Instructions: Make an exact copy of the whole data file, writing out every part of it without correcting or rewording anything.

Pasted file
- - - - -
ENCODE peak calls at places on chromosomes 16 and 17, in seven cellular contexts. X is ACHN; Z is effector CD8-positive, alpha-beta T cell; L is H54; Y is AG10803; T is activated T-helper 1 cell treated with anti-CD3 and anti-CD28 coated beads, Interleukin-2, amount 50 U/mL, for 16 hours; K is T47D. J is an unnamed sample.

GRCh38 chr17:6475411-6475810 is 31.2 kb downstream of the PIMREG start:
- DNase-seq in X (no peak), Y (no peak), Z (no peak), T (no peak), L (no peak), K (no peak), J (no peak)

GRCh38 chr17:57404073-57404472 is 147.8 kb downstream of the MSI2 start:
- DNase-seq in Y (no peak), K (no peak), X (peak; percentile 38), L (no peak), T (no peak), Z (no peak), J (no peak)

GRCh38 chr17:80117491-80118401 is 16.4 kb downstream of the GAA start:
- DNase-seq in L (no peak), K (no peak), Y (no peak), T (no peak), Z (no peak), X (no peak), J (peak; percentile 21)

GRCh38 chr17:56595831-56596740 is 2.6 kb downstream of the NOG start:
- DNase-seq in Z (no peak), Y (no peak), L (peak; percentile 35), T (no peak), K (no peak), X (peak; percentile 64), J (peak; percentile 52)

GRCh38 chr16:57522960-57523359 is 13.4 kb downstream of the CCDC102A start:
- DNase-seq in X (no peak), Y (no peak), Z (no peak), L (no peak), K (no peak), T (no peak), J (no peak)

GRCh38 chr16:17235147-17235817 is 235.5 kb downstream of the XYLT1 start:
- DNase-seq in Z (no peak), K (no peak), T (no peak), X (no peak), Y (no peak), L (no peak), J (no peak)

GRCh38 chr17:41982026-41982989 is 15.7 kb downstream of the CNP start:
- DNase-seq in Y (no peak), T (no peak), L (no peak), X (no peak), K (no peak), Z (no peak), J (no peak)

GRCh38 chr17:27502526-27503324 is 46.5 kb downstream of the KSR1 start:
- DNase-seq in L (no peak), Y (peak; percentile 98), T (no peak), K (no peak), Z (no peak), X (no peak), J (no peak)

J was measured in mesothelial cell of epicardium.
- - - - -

ENCODE peak calls at places on chromosomes 16 and 17, in seven cellular contexts. X is ACHN; Z is effector CD8-positive, alpha-beta T cell; L is H54; Y is AG10803; T is activated T-helper 1 cell treated with anti-CD3 and anti-CD28 coated beads, Interleukin-2, amount 50 U/mL, for 16 hours; K is T47D. J is an unnamed sample.

GRCh38 chr17:6475411-6475810 is 31.2 kb downstream of the PIMREG start:
- DNase-seq in X (no peak), Y (no peak), Z (no peak), T (no peak), L (no peak), K (no peak), J (no peak)

GRCh38 chr17:57404073-57404472 is 147.8 kb downstream of the MSI2 start:
- DNase-seq in Y (no peak), K (no peak), X (peak; percentile 38), L (no peak), T (no peak), Z (no peak), J (no peak)

GRCh38 chr17:80117491-80118401 is 16.4 kb downstream of the GAA start:
- DNase-seq in L (no peak), K (no peak), Y (no peak), T (no peak), Z (no peak), X (no peak), J (peak; percentile 21)

GRCh38 chr17:56595831-56596740 is 2.6 kb downstream of the NOG start:
- DNase-seq in Z (no peak), Y (no peak), L (peak; percentile 35), T (no peak), K (no peak), X (peak; percentile 64), J (peak; percentile 52)

GRCh38 chr16:57522960-57523359 is 13.4 kb downstream of the CCDC102A start:
- DNase-seq in X (no peak), Y (no peak), Z (no peak), L (no peak), K (no peak), T (no peak), J (no peak)

GRCh38 chr16:17235147-17235817 is 235.5 kb downstream of the XYLT1 start:
- DNase-seq in Z (no peak), K (no peak), T (no peak), X (no peak), Y (no peak), L (no peak), J (no peak)

GRCh38 chr17:41982026-41982989 is 15.7 kb downstream of the CNP start:
- DNase-seq in Y (no peak), T (no peak), L (no peak), X (no peak), K (no peak), Z (no peak), J (no peak)

GRCh38 chr17:27502526-27503324 is 46.5 kb downstream of the KSR1 start:
- DNase-seq in L (no peak), Y (peak; percentile 98), T (no peak), K (no peak), Z (no peak), X (no peak), J (no peak)

J was measured in mesothelial cell of epicardium.